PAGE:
Open Society Initiative for Southern Africa (Osisa) has said civil society organisations (CSOs) and the media are the only key watchdogs that can save huge sums of money lost through mineral exploitation in Africa by foreign investors.
Osisa programme manager for media and ATI Dr Dumisani Moyo made the observation at the ongoing two-week Journalism Summer School (JSS) training in Lusaka, Zambia.
Moyo, who concentrated on Paladin Energy Limited uranium mining in Malawi, said in most of the countries’ mining deals are clear to the investor and government only.
He said investors do not declare their profits in the mining countries and, instead, register their firms at international stock exchange markets.
“There are loopholes in the way the mining deals are handled and, if the media and CSOs remain inactive in checking the deals, a lot will continue to be lost. We need a proactive media that puts an eye on mining issues from the onset.
“The CSOs too need to be active and ensure there is transparency in the way the deals are signed and handled for national benefit,” said Moyo.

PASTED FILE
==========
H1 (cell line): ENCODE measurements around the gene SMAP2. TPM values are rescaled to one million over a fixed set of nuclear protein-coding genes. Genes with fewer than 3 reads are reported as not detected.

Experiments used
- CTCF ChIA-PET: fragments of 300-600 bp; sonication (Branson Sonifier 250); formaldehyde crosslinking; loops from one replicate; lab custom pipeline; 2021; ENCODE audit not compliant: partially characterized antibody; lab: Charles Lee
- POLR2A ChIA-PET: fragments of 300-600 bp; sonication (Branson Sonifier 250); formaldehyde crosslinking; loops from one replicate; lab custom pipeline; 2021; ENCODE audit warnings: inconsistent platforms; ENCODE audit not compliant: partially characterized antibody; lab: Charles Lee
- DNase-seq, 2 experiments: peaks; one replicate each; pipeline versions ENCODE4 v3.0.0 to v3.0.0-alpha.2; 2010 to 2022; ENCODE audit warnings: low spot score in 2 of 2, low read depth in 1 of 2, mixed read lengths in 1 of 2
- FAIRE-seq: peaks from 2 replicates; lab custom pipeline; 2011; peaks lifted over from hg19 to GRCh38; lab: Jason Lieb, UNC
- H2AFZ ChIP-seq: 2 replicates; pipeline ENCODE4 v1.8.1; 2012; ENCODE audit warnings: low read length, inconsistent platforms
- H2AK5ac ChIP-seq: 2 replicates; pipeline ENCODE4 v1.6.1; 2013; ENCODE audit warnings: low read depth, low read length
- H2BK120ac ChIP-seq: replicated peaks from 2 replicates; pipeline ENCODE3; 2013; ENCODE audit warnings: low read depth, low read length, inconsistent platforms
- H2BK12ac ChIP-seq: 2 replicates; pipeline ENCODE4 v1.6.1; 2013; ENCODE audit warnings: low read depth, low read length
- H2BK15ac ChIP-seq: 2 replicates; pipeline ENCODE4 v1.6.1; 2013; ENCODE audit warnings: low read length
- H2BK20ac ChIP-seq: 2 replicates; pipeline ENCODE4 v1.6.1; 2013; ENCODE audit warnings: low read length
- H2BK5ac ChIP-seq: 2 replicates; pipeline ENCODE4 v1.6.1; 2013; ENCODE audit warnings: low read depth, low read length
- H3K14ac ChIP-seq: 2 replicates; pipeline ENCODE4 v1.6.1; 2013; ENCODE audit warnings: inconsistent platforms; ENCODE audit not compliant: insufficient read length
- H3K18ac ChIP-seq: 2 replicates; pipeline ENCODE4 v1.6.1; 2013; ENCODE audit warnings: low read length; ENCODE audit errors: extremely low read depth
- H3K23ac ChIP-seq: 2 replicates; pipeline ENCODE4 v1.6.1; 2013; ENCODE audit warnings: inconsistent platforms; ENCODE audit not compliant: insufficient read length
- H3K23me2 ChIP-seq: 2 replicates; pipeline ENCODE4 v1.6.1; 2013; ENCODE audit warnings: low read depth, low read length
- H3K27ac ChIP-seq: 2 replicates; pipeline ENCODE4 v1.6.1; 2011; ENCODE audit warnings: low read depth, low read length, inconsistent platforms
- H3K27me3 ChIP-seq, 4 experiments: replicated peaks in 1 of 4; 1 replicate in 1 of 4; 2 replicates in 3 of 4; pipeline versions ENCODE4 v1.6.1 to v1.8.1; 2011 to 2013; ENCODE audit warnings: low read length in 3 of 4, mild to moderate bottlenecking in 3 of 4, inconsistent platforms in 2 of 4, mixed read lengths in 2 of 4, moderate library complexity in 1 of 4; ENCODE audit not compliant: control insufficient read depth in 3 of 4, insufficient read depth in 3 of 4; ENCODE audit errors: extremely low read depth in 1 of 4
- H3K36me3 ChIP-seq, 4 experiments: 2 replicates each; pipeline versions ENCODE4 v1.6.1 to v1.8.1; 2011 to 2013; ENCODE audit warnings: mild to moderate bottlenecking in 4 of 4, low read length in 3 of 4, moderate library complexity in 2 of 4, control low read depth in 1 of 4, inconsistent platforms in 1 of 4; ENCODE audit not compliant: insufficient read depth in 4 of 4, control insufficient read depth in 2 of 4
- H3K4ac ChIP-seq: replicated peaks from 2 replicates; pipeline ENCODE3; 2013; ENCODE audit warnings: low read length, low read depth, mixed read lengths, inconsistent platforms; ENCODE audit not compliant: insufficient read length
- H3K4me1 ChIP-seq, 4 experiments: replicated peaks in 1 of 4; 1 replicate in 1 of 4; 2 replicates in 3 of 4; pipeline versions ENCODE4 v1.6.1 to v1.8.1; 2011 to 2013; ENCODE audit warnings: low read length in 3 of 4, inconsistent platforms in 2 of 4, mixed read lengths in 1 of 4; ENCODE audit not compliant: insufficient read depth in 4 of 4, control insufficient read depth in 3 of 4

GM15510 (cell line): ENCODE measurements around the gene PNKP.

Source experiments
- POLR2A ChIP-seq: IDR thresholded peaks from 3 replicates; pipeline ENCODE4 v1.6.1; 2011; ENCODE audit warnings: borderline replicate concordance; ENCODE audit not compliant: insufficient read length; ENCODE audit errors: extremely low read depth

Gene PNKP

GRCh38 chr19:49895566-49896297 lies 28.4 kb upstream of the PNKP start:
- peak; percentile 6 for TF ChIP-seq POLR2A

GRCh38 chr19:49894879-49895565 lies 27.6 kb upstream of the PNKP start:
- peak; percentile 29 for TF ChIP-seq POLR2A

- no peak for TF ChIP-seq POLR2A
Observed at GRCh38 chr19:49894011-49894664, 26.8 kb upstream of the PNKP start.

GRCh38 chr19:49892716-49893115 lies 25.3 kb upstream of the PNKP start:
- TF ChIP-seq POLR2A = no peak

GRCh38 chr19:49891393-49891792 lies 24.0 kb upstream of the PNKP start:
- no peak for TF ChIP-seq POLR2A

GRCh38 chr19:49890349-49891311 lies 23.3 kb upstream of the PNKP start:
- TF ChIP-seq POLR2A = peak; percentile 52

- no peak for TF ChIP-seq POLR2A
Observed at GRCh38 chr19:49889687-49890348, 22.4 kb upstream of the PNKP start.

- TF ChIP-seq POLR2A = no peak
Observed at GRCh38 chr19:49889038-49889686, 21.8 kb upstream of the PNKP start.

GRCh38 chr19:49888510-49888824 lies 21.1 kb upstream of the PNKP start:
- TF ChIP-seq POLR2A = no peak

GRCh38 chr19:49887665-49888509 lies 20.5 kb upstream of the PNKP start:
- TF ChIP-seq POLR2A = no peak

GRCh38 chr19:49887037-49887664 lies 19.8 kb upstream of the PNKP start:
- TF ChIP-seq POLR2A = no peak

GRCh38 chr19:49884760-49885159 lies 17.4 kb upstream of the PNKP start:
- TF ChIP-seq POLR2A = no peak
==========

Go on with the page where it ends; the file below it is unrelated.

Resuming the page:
He said due to lack of serious checks and balances by both the media and CSOs on the mining deals and other mining activities, Africa has lost about $6 billion in the last four years and more will continue to be lost if there remains weak checks.
Going forward, Moyo said African countries with minerals need to come up with a possible system that monitors mining deals.
He said investors should be forced to declare their profits in the host countries and governments too, should update the public about activities surrounding the mining deal.
“This is what brings the need for access to information. Mining deals should be guided by a proactive disclosure of how much is being collected. This can only be possible if there are strong CSOs and a proactive media supported by access to information environment.”
Acting deputy vice-chancellor of the University of Zambia, Professor Bizeck Phiri, reminded the media that it remains the fourth estate and should not spare any area because the public always expects a lot from it.
He challenged the media to jack up and ensure it unearths more on mineral wealth, saying failure to do this is a let down to the public.